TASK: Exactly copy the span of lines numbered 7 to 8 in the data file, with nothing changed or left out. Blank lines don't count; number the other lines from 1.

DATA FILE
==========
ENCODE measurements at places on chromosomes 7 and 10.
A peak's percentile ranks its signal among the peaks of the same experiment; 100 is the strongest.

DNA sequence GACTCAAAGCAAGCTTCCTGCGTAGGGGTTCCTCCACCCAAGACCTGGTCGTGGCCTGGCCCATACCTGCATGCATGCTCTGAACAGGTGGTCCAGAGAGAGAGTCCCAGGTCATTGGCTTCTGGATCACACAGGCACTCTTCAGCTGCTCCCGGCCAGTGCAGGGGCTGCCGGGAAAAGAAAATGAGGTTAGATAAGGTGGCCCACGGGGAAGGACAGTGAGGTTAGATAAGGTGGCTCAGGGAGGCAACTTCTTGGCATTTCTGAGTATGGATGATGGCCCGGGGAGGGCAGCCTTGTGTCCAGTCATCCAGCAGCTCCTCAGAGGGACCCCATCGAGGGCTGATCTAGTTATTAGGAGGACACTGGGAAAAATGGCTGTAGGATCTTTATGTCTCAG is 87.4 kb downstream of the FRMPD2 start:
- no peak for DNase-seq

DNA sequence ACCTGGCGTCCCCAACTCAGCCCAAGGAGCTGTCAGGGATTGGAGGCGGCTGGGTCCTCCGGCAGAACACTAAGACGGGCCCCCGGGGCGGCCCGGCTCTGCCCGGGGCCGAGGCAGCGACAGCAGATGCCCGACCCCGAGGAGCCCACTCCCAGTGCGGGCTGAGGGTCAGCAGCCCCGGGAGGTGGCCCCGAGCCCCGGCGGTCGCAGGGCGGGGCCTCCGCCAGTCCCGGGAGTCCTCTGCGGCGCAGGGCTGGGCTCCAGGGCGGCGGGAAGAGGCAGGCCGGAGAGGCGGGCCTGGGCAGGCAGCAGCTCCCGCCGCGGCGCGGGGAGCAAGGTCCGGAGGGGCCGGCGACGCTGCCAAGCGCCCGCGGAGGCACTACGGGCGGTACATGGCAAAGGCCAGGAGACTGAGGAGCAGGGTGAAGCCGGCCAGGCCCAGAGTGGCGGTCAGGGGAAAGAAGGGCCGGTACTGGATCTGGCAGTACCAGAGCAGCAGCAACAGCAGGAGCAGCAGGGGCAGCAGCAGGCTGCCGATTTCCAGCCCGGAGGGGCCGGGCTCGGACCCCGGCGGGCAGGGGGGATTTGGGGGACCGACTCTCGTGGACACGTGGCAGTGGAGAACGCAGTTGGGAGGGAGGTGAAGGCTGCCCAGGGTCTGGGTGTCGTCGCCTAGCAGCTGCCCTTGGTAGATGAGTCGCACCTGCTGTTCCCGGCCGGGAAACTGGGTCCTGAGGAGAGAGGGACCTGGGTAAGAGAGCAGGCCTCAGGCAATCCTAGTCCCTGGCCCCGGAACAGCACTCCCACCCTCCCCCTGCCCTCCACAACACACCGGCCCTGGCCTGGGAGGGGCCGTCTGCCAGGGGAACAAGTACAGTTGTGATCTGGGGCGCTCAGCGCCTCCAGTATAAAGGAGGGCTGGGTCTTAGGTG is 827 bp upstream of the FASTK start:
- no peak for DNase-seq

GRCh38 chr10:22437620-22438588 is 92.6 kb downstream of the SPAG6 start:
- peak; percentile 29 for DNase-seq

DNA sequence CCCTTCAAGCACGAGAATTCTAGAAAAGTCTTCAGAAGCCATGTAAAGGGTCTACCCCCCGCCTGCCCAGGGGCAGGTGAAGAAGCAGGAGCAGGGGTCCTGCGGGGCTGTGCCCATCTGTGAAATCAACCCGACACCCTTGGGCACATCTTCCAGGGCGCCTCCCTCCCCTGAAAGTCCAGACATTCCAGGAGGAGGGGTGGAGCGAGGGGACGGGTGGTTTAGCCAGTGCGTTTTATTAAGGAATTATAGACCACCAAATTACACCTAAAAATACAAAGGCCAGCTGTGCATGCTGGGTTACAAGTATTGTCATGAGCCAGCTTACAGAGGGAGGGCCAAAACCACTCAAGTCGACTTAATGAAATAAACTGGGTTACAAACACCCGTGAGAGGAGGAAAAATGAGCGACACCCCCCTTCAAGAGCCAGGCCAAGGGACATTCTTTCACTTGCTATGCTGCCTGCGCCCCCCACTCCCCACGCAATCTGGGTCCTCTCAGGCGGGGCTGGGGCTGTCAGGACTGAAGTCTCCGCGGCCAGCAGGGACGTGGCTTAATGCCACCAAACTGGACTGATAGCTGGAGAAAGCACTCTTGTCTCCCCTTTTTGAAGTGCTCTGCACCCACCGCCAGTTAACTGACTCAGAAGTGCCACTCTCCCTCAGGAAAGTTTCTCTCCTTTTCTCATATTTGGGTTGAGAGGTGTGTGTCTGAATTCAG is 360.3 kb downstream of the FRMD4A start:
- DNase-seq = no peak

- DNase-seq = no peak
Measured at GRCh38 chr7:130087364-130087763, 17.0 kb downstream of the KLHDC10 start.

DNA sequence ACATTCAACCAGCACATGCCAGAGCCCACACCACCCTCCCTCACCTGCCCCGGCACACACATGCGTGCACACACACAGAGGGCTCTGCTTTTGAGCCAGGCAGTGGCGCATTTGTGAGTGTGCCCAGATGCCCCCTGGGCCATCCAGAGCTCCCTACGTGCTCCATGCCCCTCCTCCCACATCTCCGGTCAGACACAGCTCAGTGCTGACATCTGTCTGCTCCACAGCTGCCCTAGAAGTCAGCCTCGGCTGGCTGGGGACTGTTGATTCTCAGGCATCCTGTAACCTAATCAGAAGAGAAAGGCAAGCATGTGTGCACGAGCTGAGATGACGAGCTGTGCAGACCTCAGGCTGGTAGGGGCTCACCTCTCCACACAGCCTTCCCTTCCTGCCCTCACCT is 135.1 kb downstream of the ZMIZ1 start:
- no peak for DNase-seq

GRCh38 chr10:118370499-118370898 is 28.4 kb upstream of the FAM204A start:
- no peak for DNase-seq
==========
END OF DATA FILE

GRCh38 chr10:22437620-22438588 is 92.6 kb downstream of the SPAG6 start:
- peak; percentile 29 for DNase-seq